where d(x, A) = inf[d(x, y) : y ∈ A], A, B ∈ Kc (E). 7. The space E n of fuzzy sets with base Rn consisting of all mappings u : Rn → [0, 1] such that: (i) u(x0 ) = 1, for some x0 ∈ Rn , (ii) u(λ · x + (1 − λ) · y) ≥ min {u(x), u(y)} for any x, y ∈ Rn and λ ∈ [0, 1], (iii) u is upper semi-continuous, (iv) [u]0 = {u ∈ E n : u(x) > 0} is compact, is a metric semilinear space under D0 (u, v) = sup

DH ([u]a , [v]a ) ,

where [u]a = {x ∈ Rn : u(x) ≥ a}.

0≤a≤1

The semilinear spaces of the last two examples are the frame sets in which the theories of set and fuzzy, respectively, differential equations have been developed. The lack of subtraction here, as in all semilinear spaces, imposed the development of new analysis tools. Two were the main directions so far – either to embed the semilinear space of interest in a topological vector space and translate there any differentiability question (see e.g. [4]) or to adopt generalizations of the classical differentiation that fit the semilinear environment.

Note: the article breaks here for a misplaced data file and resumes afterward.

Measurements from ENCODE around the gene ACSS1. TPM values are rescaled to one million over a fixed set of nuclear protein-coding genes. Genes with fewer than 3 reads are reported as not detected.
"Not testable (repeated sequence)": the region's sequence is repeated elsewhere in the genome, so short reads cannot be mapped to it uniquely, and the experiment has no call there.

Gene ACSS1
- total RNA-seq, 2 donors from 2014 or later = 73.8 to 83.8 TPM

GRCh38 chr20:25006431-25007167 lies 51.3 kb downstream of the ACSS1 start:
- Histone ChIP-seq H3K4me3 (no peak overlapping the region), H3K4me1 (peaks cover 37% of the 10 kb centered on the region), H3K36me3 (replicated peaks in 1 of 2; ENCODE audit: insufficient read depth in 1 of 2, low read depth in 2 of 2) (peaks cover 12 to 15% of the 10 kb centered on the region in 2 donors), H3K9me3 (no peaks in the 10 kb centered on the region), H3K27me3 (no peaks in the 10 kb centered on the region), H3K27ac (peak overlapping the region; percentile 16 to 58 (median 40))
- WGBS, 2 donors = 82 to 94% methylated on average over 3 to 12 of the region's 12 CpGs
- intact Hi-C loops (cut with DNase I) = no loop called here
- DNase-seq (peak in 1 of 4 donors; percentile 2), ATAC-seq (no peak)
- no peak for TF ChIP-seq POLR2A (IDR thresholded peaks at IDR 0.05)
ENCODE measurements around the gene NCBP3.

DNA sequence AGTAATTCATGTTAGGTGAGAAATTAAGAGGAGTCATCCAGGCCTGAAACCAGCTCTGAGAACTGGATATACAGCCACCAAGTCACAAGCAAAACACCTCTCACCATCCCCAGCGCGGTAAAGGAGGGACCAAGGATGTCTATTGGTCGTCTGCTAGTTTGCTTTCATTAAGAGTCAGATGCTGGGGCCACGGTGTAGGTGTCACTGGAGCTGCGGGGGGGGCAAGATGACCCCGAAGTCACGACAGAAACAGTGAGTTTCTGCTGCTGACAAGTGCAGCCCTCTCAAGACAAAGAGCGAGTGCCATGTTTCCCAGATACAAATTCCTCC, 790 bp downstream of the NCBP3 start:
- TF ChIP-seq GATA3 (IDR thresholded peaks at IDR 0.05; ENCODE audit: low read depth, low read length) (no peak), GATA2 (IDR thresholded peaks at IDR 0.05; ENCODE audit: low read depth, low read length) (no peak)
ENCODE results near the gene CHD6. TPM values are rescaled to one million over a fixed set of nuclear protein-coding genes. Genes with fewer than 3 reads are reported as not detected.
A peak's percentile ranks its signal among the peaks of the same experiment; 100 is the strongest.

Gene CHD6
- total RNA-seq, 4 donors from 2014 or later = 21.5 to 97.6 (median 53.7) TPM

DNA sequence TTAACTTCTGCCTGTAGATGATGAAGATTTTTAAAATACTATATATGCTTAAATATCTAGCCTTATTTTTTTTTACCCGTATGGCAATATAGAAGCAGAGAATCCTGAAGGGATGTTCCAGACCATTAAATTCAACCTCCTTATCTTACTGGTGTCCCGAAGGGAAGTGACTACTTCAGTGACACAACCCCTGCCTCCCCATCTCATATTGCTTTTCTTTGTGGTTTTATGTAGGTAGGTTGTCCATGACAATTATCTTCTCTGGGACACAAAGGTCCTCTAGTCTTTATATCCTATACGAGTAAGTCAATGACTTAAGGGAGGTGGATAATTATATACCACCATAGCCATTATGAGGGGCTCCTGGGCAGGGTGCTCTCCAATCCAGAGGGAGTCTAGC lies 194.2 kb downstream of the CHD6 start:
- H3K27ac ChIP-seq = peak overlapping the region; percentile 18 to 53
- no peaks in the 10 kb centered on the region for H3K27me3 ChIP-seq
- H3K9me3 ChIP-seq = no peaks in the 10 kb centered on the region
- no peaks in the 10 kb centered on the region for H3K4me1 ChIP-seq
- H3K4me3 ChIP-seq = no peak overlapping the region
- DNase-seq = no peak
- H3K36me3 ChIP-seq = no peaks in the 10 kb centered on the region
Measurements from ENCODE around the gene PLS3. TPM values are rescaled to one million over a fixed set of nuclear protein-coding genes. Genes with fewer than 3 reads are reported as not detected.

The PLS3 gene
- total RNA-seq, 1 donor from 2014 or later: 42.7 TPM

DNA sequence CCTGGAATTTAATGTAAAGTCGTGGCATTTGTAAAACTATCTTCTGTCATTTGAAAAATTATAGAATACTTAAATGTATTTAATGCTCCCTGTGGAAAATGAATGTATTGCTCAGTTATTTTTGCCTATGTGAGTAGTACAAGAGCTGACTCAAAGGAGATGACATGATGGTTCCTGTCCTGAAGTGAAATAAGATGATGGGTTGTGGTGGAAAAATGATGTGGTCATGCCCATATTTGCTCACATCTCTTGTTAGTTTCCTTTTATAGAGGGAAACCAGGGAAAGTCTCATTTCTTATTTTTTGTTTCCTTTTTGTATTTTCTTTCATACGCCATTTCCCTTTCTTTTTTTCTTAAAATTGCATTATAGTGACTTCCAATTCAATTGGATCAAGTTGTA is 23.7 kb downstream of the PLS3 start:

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The most popular and successful approach of the latter type is the use of Hukuhara differentiation. This is based on the fact that, although there is no multiplication with negative elements, a type of difference can be defined, namely the Hukuhara difference. To be more precise, if for two fixed elements x and y in a semilinear space S there exists a third one z ∈ S such that x = y + z, then z is called the Hukuhara difference of x and y and is denoted by x − y. It is worthy of note that the Hukuhara difference of two elements does not always exist, but if it does it is unique. On the basis of this, the notion of Hukuhara differentiable mappings can be introduced: Definition 2.5. Let S be a metric semilinear space. A mapping f : I ⊂ R → S, where I is a real interval, is called Hukuhara differentiable at t0 ∈ I if there exists an element DH f (t0 ) ∈ S such that lim

h→0+

f (t0 + h) − f (t0 ) h

= lim

f (t0 ) − f (t0 − h)

h→0+

h

= DH f (t0 ) ∈ S .